Over 3,000 people with intellectual and developmental disabilities in Arkansas are currently on the waiting list to receive services at home in their communities. These people and their families just want to be able to choose to live in and contribute to their community. Allowing these people the dignity of self-determination is not just the right thing for the state to do, it is also good policy.
The Medicaid funding the state uses to support community living is partly made up of federal dollars coming into the state. That is millions of dollars in federal money coming into Arkansas and being used to pay rent, pay bills, and to shop at businesses in their communities. Community living also creates jobs: for individuals with disabilities who can work, for family members who no longer need to devote their time to caring for loved ones, and for those who are hired to act as caregivers in the home.
While the Governor’s plan to clear the current waiting list is a move in the right direction, steps also need to be taken to build up the workforce which will provide services and care to those individuals. We need to get away from this idea that home care work is unskilled labor. That means providing direct support professionals with the training they need and paying them enough that those positions can remain competitive against all the other options out there.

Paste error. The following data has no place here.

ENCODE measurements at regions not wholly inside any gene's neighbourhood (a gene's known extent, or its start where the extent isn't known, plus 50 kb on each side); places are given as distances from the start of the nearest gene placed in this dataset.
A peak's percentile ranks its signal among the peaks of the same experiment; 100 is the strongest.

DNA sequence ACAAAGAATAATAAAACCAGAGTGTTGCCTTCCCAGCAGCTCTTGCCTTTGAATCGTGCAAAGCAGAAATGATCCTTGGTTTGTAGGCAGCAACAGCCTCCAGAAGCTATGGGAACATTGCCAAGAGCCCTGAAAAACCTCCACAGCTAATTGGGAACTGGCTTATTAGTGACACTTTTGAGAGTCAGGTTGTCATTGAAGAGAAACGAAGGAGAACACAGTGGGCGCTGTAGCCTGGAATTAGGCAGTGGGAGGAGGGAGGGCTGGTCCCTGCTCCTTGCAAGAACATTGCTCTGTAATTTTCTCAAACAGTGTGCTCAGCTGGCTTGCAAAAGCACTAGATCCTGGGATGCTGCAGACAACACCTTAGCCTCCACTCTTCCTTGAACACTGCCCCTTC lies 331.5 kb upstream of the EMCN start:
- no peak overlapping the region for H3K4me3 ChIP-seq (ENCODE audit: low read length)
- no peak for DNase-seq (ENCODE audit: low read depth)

Moving forward, the state needs to stop treating the waiting list like a one-time problem. While the current plan will provide enough funding to clear everyone who was on the waiting list as of December of last year, that process will take three years. In the month since the governor’s announcement, the list has continued to grow. At the end of those three years there will most likely be thousands of new names which are not covered by the current funding.
Many people in our state government have said that there will always be a waiting list and that it cannot be eliminated entirely. If that is the case, there needs to be a plan in place moving forward to ensure that people can be regularly moved off the list in a consistent and reliable manner which allows individuals and their families to plan for that transition. This will require dedicated funding from the state and an investment in building the necessary workforce, but it will be worth it to not only provide dignity and peace of mind to the people who need these services, but to reap the economic benefits for the state.